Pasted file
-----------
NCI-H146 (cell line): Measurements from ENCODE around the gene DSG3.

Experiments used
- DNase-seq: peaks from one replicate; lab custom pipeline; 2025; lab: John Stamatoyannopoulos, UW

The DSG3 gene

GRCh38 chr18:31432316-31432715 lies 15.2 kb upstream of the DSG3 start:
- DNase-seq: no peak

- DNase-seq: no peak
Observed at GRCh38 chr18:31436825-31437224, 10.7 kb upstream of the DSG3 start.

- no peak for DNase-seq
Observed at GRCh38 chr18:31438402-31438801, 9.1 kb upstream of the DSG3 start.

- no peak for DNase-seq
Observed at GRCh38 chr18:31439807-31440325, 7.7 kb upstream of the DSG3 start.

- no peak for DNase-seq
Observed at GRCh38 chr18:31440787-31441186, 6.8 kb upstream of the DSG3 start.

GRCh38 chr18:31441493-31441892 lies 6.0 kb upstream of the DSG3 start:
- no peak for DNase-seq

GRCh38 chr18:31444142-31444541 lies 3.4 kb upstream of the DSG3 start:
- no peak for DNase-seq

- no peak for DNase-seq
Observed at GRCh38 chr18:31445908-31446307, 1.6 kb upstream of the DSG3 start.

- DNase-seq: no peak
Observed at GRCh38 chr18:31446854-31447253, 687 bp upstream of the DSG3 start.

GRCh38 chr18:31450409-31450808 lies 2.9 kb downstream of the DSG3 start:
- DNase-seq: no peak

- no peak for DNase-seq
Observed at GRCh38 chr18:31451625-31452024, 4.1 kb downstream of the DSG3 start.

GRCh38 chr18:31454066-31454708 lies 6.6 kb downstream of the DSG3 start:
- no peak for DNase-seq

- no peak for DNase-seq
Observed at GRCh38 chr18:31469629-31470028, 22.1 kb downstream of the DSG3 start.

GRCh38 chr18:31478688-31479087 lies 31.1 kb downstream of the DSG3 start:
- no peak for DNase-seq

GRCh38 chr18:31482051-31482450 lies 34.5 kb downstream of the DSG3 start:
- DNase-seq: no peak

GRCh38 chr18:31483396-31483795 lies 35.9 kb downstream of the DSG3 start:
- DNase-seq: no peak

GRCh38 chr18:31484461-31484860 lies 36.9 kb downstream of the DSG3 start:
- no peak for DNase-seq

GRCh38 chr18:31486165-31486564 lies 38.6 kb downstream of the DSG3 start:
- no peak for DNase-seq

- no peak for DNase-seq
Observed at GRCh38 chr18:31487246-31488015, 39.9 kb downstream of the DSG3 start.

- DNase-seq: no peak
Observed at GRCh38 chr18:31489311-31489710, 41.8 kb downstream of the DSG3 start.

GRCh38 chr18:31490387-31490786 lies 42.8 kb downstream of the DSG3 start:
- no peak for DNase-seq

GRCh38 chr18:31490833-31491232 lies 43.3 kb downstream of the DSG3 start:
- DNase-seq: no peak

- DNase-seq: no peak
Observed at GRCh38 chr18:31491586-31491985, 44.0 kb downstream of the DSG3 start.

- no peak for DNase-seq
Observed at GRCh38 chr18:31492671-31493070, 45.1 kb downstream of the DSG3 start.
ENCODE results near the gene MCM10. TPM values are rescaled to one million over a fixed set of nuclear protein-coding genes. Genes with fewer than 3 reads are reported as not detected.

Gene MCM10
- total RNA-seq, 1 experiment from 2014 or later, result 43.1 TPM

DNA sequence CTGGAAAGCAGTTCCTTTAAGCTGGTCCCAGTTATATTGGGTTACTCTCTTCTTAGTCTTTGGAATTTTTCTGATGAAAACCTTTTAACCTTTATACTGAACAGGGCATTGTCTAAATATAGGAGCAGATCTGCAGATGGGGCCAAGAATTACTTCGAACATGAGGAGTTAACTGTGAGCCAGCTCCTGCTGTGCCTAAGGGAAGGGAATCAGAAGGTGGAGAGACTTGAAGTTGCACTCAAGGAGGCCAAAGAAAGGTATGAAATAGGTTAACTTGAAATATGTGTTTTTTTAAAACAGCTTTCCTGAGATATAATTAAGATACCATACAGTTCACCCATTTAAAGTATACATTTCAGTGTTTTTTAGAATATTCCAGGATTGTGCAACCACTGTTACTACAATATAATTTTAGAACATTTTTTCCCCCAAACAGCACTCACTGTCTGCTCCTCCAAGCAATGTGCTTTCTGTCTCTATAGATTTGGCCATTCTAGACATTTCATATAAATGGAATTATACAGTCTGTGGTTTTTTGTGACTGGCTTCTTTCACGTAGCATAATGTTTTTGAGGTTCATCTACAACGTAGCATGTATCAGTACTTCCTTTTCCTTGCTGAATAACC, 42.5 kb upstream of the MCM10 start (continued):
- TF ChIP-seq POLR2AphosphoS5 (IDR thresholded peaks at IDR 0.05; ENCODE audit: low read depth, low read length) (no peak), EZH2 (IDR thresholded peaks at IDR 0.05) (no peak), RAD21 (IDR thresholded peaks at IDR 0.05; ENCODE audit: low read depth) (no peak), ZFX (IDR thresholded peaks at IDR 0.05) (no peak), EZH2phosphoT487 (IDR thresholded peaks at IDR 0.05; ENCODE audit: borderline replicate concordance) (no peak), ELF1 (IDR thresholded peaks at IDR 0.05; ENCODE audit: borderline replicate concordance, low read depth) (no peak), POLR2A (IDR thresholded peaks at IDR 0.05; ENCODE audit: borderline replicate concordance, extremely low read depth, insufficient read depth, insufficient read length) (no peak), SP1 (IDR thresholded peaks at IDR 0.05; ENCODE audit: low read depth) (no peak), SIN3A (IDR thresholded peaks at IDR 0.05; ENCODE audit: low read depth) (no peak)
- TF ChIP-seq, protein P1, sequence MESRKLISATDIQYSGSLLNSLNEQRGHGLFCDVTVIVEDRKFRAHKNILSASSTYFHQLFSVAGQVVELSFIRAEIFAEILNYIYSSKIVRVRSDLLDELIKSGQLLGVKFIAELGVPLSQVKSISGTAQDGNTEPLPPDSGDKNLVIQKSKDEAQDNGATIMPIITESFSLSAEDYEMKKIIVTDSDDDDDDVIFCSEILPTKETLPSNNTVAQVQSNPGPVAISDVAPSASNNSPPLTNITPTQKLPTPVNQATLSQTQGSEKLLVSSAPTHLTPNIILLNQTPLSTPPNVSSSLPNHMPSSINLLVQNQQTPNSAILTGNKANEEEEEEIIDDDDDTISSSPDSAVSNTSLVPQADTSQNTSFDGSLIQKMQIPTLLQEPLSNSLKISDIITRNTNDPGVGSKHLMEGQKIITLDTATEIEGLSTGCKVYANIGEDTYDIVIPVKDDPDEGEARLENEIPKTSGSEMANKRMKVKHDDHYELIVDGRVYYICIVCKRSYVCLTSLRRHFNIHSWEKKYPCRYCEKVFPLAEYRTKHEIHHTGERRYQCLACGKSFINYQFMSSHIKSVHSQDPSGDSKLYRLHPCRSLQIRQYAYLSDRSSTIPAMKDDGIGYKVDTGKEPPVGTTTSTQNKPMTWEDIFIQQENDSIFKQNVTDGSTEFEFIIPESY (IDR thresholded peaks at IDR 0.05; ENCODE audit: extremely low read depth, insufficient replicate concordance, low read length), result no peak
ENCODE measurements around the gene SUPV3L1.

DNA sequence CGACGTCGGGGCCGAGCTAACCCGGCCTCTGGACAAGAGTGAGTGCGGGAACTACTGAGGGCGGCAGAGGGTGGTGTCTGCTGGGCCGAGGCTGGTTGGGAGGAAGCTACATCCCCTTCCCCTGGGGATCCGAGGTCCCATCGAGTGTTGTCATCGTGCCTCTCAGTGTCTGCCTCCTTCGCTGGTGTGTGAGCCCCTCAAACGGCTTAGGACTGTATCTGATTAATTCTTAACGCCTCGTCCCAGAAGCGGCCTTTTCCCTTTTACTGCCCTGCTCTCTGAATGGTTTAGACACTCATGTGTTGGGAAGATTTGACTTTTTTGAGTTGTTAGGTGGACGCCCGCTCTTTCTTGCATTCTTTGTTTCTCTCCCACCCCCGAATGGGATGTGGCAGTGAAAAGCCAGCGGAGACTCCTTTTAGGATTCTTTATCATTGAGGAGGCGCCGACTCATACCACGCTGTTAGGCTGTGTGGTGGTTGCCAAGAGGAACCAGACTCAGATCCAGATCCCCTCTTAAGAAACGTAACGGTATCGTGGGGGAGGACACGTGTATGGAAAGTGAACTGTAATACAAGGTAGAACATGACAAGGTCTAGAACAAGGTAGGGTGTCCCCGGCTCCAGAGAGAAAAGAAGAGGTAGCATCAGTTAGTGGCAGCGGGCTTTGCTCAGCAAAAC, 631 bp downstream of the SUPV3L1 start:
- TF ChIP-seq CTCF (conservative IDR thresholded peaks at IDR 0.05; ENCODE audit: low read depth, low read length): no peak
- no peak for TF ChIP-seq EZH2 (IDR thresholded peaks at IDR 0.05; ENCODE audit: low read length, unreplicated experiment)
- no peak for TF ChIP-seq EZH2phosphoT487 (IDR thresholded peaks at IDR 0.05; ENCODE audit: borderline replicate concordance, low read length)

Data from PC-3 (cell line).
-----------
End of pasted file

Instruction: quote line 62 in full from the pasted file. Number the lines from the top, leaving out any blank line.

- no peak for TF ChIP-seq EZH2 (IDR thresholded peaks at IDR 0.05; ENCODE audit: low read length, unreplicated experiment)